Olympic vote may exclude foreigners

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Foreigners living in Oslo with permanent Norwegian residence status may be excluded from an upcoming referendum on an Olympics in Oslo, even though they otherwise have full rights to vote in local elections. That means more than 50,000 taxpayers, many of whom have lived and worked in Norway for years, wouldn’t get to express their opinion on whether the city should spend billions on the enormous sporting event.

The City of Oslo had to cover most of the costs of building the new Holmenkollen Ski Jump needed to host last year’s Nordic skiing World Championships. Budget overruns were enormous, with little state funding, so some Oslo politicians and residents are wary about committing to an Olympics. Holmenkollen is also expected to be used in an Olympics in 2022, but may need further improvements by then. PHOTO: Ski VM/Stian Broch

Since the referendum is to be held in conjunction with next autumn’s national elections, Oslo residents who don’t hold Norwegian citizenship risk not being permitted to take part. Only Norwegian citizens are allowed to vote in national elections called Stortingsvalg, which decide formation of the Norwegian Parliament (Stortinget).

Sparking new debate
The issue has left politicians quarreling again, reported Norwegian Broadcasting (NRK) Thursday morning. The so-called “OL-referendum” was only approved this week as part of a budget compromise among the already-bickering non-socialist political parties, after the Progress Party insisted that Oslo taxpayers be allowed to vote on whether they think an Olympics is worth the money it will cost. While some politicians are enthusiastic about the prospect of another Olympics in Oslo (the first was held in 1952, followed by one in Lillehammer in 1994), others think the billions of kroner needed to fund it would be better spent on new nursing homes, schools, health care and other public services for which local governments are responsible. They’re backed by various “anti-OL” movements emerging, not least on social media.

The Progress Party, which already has managed to derail plans by the city’s Conservative-led government coalition to build a new Munch Museum on Oslo’s eastern waterfront, thus managed to get the Conservatives and the two other non-socialist parties (the Liberals and the Christian Democrats) to go along with its referendum demand, in order to get the city’s overall budget for next year approved. “We believe it’s completely natural that it be up to the city’s residents, the taxpayers, who will be the ones actually financing the whole party,” Mayzar Keshvari of the Progress Party told TV2 earlier this week.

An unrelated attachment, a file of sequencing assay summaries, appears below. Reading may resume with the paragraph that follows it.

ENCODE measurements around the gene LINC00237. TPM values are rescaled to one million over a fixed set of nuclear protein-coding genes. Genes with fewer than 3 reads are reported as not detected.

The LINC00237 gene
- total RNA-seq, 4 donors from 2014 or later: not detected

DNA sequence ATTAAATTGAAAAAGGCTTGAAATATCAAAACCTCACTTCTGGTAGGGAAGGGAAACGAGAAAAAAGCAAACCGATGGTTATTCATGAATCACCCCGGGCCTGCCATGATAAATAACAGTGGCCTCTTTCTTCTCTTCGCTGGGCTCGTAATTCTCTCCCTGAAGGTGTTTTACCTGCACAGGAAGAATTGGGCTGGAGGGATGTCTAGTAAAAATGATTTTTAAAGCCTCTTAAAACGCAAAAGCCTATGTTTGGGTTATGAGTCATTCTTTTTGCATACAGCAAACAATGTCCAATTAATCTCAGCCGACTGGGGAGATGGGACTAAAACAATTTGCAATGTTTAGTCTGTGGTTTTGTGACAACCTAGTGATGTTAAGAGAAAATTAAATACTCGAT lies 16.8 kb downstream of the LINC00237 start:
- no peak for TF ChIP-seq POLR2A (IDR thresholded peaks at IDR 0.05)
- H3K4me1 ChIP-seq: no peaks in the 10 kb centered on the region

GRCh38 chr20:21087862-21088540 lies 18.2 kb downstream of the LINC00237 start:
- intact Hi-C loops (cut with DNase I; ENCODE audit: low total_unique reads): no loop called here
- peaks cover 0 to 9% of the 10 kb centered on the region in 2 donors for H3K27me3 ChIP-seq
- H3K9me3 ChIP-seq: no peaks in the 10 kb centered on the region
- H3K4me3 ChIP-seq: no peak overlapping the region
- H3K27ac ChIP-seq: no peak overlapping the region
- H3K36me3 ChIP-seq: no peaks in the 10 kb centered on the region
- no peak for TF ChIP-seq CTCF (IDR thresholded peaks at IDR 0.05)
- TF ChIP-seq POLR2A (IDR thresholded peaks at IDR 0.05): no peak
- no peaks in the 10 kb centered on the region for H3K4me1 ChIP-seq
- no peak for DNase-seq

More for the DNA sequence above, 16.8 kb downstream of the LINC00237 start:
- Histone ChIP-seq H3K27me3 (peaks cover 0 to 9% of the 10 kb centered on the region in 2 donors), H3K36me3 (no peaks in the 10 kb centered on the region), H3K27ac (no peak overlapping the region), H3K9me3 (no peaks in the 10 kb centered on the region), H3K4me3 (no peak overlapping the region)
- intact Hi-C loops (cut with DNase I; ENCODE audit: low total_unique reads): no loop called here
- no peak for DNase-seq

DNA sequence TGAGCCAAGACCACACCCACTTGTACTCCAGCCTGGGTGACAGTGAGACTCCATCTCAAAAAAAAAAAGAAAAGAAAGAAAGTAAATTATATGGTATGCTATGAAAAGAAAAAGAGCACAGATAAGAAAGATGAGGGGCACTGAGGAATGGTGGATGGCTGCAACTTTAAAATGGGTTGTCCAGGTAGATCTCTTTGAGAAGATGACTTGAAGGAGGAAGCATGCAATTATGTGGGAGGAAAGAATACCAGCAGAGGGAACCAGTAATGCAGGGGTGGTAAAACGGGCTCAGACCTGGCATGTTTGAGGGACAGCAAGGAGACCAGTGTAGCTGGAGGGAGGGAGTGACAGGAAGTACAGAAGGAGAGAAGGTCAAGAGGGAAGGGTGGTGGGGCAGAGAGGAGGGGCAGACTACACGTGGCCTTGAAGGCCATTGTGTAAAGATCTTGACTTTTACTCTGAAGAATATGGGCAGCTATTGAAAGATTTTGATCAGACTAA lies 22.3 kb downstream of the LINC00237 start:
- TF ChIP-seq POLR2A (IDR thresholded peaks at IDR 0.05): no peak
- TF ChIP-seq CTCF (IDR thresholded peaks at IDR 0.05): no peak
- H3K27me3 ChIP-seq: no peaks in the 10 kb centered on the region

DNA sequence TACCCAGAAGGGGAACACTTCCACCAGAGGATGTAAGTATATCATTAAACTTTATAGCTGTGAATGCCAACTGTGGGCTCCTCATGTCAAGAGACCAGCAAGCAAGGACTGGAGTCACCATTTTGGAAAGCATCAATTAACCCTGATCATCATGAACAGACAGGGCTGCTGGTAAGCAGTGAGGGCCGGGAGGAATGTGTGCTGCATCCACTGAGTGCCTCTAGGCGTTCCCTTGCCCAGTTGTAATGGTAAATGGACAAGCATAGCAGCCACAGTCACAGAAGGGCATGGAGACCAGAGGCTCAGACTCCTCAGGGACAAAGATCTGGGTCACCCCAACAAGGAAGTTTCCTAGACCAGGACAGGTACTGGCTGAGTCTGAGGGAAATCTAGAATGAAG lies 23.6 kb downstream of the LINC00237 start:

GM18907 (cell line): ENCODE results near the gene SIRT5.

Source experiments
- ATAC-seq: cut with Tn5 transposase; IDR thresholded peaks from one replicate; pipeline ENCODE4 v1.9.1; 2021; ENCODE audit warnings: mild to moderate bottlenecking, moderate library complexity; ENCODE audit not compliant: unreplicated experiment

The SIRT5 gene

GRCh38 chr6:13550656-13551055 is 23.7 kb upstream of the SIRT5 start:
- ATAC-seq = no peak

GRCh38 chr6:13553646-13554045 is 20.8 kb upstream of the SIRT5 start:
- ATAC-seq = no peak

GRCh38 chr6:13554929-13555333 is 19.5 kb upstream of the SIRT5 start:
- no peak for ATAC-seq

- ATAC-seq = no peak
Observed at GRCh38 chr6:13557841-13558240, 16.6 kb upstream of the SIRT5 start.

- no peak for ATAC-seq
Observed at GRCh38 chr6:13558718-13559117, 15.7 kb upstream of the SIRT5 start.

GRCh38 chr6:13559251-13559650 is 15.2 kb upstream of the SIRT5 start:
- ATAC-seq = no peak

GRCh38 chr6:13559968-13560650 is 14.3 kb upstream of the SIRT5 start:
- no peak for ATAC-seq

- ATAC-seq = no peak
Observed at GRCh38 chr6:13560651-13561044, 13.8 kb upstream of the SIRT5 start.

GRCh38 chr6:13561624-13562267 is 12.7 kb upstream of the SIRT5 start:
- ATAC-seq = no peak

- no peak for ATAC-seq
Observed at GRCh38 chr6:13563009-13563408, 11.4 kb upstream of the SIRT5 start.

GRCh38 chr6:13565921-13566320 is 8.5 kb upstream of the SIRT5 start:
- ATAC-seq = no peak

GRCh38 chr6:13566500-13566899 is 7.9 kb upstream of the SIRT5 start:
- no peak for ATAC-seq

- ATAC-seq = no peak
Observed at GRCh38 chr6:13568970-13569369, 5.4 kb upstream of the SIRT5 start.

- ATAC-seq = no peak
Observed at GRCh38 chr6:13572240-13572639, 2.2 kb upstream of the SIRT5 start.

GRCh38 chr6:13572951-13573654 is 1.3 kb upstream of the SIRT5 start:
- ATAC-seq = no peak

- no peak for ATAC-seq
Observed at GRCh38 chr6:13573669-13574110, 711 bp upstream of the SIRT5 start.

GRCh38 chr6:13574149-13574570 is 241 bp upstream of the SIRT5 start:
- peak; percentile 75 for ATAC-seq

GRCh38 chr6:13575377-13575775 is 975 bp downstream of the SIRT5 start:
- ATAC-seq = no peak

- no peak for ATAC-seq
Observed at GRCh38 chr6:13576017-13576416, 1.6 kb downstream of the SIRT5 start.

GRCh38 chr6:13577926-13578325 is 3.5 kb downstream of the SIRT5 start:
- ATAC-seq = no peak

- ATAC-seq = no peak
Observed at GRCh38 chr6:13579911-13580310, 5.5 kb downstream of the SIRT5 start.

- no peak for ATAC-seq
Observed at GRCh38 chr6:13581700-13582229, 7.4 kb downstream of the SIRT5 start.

Participation technicalities
Now, though, the Progress Party doesn’t seem to think it’s so important that all legal residents of the city be allowed to take part. By wrapping the issue into the national elections, the party cleared the way for more than 50,000 immigrants with legal, permanent residence in Norway (oppholdstillatelse) to be excluded since they’ve maintained citizenship in their native countries. Norway, unlike many other countries such as the US, in principle doesn’t allow dual citizenship and demands would-be citizens to revoke their original passports. Many immigrants who maintain ties to their home countries don’t want to do that and thus can only vote in local elections in Norway.

The OL referendum is arguably just that, and a spokesman for the Conservatives told NRK’s district radio in Oslo Thursday morning that he thinks all Oslo residents should be allowed to vote in it as they can in other local elections, so debate is already underway.

The referendum has raised many other questions that also need to be answered before it’s held, regarding proposed participation by residents of other counties where Olympic events would be held or even nationwide participation. Oslo, however, remains the civic entity ultimately responsible for the bill and it’s been burned on earlier major sports projects, such as when it had to absorb huge budget overruns on construction of the Holmenkollen Ski Jump and Bislett Stadium, often considered “national” facilities but with little state funding.

Transit issues, too, and bidding competition
Meanwhile, officials at Oslo’s metropolitan public transportation system, Ruter, have raised another red flag over holding an Olympics in Oslo. They advise against it, unless massive improvements are made to the metro lines serving Holmenkollen (where several Olympic events are likely to be held) and other areas around the capital. They lack capacity to carry the thousands of people who would be trying to get up to the sporting events, pointing to the problems that occurred when Oslo hosted last year’s Nordic Skiing World Championships at Holmenkollen.

Oslo also looks likely to have competition for any Olympics from the canton of Graubünden in Switzerland. Its elected officials reportedly have approved funding for both an application to the International Olympic Committee (IOC) and a financial guarantee to conduct the games. Swiss officials have held two Olympics in the past, at St Moritz in 1928 and 1948, and have both the financial muscle, sports traditions and, apparently, willingness to do it again.

Views and News from Norway/Nina Berglund

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